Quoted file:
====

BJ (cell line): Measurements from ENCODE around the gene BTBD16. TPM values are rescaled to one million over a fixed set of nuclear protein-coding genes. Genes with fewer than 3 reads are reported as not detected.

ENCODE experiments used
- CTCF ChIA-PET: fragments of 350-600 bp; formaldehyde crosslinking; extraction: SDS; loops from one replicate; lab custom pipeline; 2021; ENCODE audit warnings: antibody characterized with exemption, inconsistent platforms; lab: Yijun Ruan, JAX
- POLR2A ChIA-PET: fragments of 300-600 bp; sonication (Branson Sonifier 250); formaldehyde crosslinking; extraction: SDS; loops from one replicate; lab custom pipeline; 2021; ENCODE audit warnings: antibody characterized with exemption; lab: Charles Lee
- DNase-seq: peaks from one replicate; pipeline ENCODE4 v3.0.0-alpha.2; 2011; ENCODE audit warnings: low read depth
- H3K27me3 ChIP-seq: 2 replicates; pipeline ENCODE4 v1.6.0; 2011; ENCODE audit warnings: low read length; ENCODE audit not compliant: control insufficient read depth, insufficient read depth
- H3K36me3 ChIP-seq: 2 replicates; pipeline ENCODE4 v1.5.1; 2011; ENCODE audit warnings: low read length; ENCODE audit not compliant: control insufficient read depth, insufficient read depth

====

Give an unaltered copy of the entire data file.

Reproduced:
BJ (cell line): Measurements from ENCODE around the gene BTBD16. TPM values are rescaled to one million over a fixed set of nuclear protein-coding genes. Genes with fewer than 3 reads are reported as not detected.

ENCODE experiments used
- CTCF ChIA-PET: fragments of 350-600 bp; formaldehyde crosslinking; extraction: SDS; loops from one replicate; lab custom pipeline; 2021; ENCODE audit warnings: antibody characterized with exemption, inconsistent platforms; lab: Yijun Ruan, JAX
- POLR2A ChIA-PET: fragments of 300-600 bp; sonication (Branson Sonifier 250); formaldehyde crosslinking; extraction: SDS; loops from one replicate; lab custom pipeline; 2021; ENCODE audit warnings: antibody characterized with exemption; lab: Charles Lee
- DNase-seq: peaks from one replicate; pipeline ENCODE4 v3.0.0-alpha.2; 2011; ENCODE audit warnings: low read depth
- H3K27me3 ChIP-seq: 2 replicates; pipeline ENCODE4 v1.6.0; 2011; ENCODE audit warnings: low read length; ENCODE audit not compliant: control insufficient read depth, insufficient read depth
- H3K36me3 ChIP-seq: 2 replicates; pipeline ENCODE4 v1.5.1; 2011; ENCODE audit warnings: low read length; ENCODE audit not compliant: control insufficient read depth, insufficient read depth